• Keep your message short and clear.


5. Participate in other people’s fundraisers

Another way to inject momentum into YOUR fundraiser is by helping other people with THEIR fundraisers. You might be surprised how many people are willing to return the favor.


Donate a few dollars to another person’s fundraiser, attend their fundraising event, or give a “Like” and “Share” to their fundraising posts on social media.


In a personalized message similar to the ones detailed above, let the other fundraising organizer know how you’re supporting them and ask if they would be willing to do the same.


This strategy doesn’t need to break the bank–contributing even just a few dollars to someone else’s fundraiser or adding yourself as one more person to their event RSVP list can help. Just like you, they need social proof and the more supporters the better!


If they don’t reciprocate, you’ve still helped another good cause. And who knows, you may make some wonderful friends.



6. Add rewards for donors

Beyond the worthiness and compelling case behind your cause, you may be able to attract new supporters by adding benefits that come with their donation.


It can be as simple as a handwritten thank-you letter for each donor. Or another form of recognition such as a personalized thank-you video, call, or shout-out on your website and/or social media.


Another idea is to enter each donor in a raffle to receive a prize such as a gift card. The raffle prize could be anything, so use your imagination and resources to make it an enticing offer. For example, if you or one of your group’s supporters has a teachable skill, you could offer a one-on-one consultation session as a prize.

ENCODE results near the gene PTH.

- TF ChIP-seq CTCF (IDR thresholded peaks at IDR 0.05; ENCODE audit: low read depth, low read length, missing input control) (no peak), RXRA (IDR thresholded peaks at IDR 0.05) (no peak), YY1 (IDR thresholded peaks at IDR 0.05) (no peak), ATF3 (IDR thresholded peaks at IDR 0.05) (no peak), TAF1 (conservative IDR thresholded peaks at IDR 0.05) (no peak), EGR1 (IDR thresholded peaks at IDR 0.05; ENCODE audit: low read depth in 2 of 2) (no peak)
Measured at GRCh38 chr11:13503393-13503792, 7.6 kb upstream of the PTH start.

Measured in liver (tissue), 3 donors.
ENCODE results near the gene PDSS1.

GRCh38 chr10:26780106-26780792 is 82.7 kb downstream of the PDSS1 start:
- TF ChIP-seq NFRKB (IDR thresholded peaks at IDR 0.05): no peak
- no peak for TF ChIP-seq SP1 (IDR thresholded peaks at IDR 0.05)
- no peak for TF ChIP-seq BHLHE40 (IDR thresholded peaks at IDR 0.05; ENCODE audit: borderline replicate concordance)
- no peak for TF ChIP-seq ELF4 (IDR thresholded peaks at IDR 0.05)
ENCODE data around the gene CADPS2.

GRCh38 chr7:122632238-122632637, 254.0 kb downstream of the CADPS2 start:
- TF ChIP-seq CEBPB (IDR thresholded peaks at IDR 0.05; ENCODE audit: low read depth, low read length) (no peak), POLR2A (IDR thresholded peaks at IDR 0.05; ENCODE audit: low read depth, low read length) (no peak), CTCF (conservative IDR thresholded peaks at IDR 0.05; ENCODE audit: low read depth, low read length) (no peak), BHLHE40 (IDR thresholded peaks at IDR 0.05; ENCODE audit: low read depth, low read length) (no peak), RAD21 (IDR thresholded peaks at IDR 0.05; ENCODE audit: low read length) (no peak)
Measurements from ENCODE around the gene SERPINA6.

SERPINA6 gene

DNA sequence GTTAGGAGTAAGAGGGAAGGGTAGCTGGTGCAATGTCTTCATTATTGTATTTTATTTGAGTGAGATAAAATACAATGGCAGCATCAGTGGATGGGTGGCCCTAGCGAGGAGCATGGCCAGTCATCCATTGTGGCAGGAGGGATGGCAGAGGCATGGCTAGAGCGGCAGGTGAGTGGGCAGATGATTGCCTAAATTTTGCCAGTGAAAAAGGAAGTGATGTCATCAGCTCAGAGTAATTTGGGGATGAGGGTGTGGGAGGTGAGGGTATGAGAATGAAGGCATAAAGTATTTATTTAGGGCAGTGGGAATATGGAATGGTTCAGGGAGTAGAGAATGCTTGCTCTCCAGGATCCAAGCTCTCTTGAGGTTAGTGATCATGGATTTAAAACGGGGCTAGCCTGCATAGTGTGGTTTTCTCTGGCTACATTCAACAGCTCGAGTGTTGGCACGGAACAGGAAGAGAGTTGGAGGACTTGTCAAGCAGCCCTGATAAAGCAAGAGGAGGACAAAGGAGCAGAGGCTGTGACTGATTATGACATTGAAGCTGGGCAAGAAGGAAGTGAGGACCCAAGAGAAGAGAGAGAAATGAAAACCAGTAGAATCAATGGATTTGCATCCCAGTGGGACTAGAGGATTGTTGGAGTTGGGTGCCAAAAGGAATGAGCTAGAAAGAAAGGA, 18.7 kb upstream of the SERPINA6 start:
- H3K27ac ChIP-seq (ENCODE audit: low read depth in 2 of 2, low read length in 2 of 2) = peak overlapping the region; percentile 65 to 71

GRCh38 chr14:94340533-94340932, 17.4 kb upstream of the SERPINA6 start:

If you do decide to add a perk to donations, let people know when you’re contacting them–it’ll be one more great reason to support your cause.


Boldly go where no fundraiser has gone before!

Whether you’re rallying supporters in a fundraising campaign or gathering RSVPs for a fundraising event, strangers may be the last untapped resource–the final frontier if you will–that could propel your fundraising to success.


Whether you gain a few extra fundraiser participants and social media shares or a huge supporter when you least expect them, reaching out to strangers for your fundraiser is definitely worth a try.

Worst case, they say no. Best case, you make new friends and get more funds for your cause. So give it a go!